I love that story, also because it was something that gave you a new view of yourself. Right? And I certainly learned this in writing The Gratitude Diaries, that it’s never events that make us happy or not, but what the attitude is, how we perceive them, what the perspective is we have on them. Your mom could’ve come back and told you you have to improve your handwriting or you will never succeed, but instead it was this doesn’t matter. You’re so good at other things, Jean and somebody is going to help you with this. This is irrelevant. What a wonderful gift that is to be able to do that. So yes, I think that if we can find those positives and find those positives in ourselves. You talked about the track that’s running in women’s heads. Stop it. Sometimes I find myself physically stopping myself on the street and looking around and thinking, turn whatever negative is happening right now into something positive. And we can do that. I don’t think we have to get caught in saying, oh, women have these negative ideas. Of course we do. So we can change them.
Jean Chatzky: (17:30)
How do we find our own areas of genius, our superpowers? And then how do we make them as powerful as they can possibly be?
Janice Kaplan: (17:41)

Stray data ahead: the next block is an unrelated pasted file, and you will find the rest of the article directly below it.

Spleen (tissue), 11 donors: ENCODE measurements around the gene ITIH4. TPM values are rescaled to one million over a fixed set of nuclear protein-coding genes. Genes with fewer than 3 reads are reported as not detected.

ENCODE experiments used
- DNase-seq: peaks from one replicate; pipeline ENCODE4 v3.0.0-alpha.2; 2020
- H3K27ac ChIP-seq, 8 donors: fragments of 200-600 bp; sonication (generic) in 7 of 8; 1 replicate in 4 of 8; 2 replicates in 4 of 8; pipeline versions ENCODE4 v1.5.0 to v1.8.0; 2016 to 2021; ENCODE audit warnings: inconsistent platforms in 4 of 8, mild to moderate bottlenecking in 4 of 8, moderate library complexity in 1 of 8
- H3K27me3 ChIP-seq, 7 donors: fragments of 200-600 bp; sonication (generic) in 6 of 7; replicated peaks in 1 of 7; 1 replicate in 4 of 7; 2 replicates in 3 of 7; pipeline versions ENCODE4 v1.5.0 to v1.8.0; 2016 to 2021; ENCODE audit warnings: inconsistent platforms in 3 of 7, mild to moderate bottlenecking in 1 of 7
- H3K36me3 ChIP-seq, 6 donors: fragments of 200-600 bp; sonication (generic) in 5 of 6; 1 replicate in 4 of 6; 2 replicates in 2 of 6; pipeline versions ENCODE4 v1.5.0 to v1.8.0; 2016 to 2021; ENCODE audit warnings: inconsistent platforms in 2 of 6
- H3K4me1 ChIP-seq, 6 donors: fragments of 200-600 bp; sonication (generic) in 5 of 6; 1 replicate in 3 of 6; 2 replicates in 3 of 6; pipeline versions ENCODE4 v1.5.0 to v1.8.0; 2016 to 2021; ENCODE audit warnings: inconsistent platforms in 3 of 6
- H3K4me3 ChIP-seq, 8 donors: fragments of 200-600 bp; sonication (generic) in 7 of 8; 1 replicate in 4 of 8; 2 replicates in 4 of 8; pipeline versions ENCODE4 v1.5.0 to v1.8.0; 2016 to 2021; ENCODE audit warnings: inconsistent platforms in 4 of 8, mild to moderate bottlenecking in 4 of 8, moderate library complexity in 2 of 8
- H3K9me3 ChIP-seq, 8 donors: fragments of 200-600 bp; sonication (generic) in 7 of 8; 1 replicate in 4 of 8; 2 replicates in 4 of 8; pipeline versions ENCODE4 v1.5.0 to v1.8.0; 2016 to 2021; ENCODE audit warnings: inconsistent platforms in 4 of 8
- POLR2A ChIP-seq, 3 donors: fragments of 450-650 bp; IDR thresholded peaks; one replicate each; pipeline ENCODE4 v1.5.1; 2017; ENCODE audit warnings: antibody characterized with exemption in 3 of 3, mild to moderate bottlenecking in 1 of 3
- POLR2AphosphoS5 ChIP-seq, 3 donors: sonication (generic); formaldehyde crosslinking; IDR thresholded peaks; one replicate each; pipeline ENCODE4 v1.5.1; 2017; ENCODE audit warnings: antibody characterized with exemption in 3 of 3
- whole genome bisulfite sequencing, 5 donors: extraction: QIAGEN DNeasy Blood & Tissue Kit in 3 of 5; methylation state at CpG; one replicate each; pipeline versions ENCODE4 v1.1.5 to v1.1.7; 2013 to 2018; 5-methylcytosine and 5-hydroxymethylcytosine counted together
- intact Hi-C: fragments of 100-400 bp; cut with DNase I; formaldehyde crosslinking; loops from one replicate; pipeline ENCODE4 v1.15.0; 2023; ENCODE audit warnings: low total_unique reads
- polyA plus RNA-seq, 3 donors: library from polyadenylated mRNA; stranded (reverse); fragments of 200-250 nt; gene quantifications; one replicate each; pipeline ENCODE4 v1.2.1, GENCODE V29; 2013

I met a lot of people who knew from the time they were very young, exactly what they wanted to do, but most of them didn’t. Most people fumbled along, tried different things, went in different directions and that’s okay. Again, I think it’s that idea of the natural genius – we don’t all have a natural genius. We can find something that we care about that we’re excited about, that we love. There’s one woman I met named Cynthia Brazil, who is at the MIT media lab. She created the first social robot. Her robot is actually in the museum at MIT now. She started out thinking she wanted to be a professional tennis player and she was a great tennis player in college. And then she decided, no, maybe I’ll try this. And she then really wanted to be an astronaut. So she went to training to be an astronaut and then somehow she got interested in robots because she liked Star Wars. So I don’t think there’s ever a direct path. I think it’s being curious. It’s being excited. It’s seeing the world around you. And again, it’s being willing to stand up a little bit and say, I want to look at things differently. Cynthia was at a time when nobody was thinking about robots interacting with people and her PhD advisor wasn’t too supportive when she decided she wanted to throw out everything she was doing and go in that direction. And I have such admiration for a young woman who can say, yep, you guys are probably right, but maybe you’re wrong. And I want to try this because what’s the worst that could happen? And I heard that over and over again. I heard it from a woman named Fei-Fei Li, who’s a professor at Stanford and one of the world’s great experts in artificial intelligence. And she had the same experience. She went in a completely different direction, in teaching computers how to see, than everybody expected. And when I asked her how she had the courage to do that, she looked at me and she said, well, I’m a scientist. It’s not like people were holding guns to my head. I could try different things. That’s okay. And I think that’s a great attitude that we can all have. I can try different things until I find the thing that I really care about.